Thanks to Sue Sturgis of the Institute for Southern Studies for this very informative analysis, even though it’s pretty hard to swallow…
This week North Carolina Gov. Pat McCrory (R) signed into law a bill that opens up the state to fracking for natural gas. The Energy Modernization Act will allow drilling permits to be issued 61 days after the state Mining and Energy Commission approves final rules for the industry, which is expected to happen by next summer.
The new law breaks a pledge from legislators that they would review and approve the rules before the state’s drilling moratorium could be lifted. Environmental advocates also criticize the law for failing to adequately address the risks associated with fracking and for weakening safeguards. Supporters claim it will boost North Carolina’s economy.
But it turns out that North Carolina’s Republican leaders are now seeking taxpayer-financed “corporate welfare” for the oil and gas industry — even though the five biggest drilling companies alone hauled in $93 billion in profits last year. As The News & Observer of Raleigh reports:
* The state Senate’s proposed budget includes nearly $1.2 million to help the energy sector with drilling, analysis and marketing.
* McCrory’s proposed budget includes $500,000 for drilling up to three test wells in Lee County, part of the state targeted for fracking.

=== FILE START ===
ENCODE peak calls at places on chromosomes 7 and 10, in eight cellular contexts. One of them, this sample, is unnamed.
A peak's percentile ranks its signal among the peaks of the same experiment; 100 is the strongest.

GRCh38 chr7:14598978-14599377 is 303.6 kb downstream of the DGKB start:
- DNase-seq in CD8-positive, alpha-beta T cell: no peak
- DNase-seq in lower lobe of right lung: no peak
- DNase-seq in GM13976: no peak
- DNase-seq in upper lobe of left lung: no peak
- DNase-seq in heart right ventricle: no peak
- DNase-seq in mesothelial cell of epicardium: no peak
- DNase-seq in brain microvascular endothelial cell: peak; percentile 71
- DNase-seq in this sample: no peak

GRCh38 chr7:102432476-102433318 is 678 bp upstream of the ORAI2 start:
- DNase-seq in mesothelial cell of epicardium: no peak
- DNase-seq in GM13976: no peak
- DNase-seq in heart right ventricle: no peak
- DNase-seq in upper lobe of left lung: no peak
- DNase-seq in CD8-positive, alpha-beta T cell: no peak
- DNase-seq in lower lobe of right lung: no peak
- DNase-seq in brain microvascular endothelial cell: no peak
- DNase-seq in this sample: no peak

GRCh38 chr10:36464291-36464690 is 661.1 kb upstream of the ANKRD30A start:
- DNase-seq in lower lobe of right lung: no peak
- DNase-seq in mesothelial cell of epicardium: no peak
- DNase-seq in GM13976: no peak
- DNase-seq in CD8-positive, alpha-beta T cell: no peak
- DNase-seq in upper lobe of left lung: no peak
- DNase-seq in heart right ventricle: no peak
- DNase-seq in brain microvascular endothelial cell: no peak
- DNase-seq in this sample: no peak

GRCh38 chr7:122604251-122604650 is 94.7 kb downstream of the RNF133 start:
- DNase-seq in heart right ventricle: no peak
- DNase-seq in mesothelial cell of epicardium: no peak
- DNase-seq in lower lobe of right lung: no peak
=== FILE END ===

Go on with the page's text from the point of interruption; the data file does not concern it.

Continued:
* A separate $550,000 initiative was approved last year to help the energy industry assess fracking prospects.
The new fracking law also calls on the state to conduct taxpayer-financed studies on locating a liquid natural gas export terminal on the North Carolina coast, establishing a curriculum to train drilling industry workers at Central Carolina Community College, and developing infrastructure to facilitate oil and gas development such as pipelines, compressor stations, and gas processing systems. In addition, it prohibits local governments from imposing taxes on gas produced in their jurisdictions.
This appears to be the direction in which North Carolina’s current political leadership is headed: spending public dollars on a highly profitable industry that imposes significant social costs, including health-damaging water and air pollution. Fracking also releases significant amounts of methane, a potent greenhouse gas that contributes to climate disruption — a serious concern for a coastal state like North Carolina that’s vulnerable to sea-level rise and intensifying tropical storms.
“The state has already spent significant resources in pursuit of fracking, with no new jobs to show for it (beyond the state government staff hired to write the new rules),” NC Conservation Network Policy Director Grady McCallie wrote in his analysis of the new law. “If the legislature had spent a fraction of these resources on renewable energy and efficiency, we would already be seeing the payoff in jobs and income for North Carolinians.”
Read the full article at: NC passes fracking law, seeks taxpayer subsidies for industry